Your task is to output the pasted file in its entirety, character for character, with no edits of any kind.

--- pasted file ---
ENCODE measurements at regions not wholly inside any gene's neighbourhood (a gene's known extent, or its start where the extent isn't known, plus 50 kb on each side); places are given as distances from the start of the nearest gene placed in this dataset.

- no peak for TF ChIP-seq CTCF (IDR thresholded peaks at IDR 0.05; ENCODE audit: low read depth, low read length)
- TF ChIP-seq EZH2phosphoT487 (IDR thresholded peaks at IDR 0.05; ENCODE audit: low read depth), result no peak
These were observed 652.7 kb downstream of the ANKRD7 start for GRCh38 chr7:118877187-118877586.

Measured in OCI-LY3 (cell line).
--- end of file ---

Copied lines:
ENCODE measurements at regions not wholly inside any gene's neighbourhood (a gene's known extent, or its start where the extent isn't known, plus 50 kb on each side); places are given as distances from the start of the nearest gene placed in this dataset.

- no peak for TF ChIP-seq CTCF (IDR thresholded peaks at IDR 0.05; ENCODE audit: low read depth, low read length)
- TF ChIP-seq EZH2phosphoT487 (IDR thresholded peaks at IDR 0.05; ENCODE audit: low read depth), result no peak
These were observed 652.7 kb downstream of the ANKRD7 start for GRCh38 chr7:118877187-118877586.

Measured in OCI-LY3 (cell line).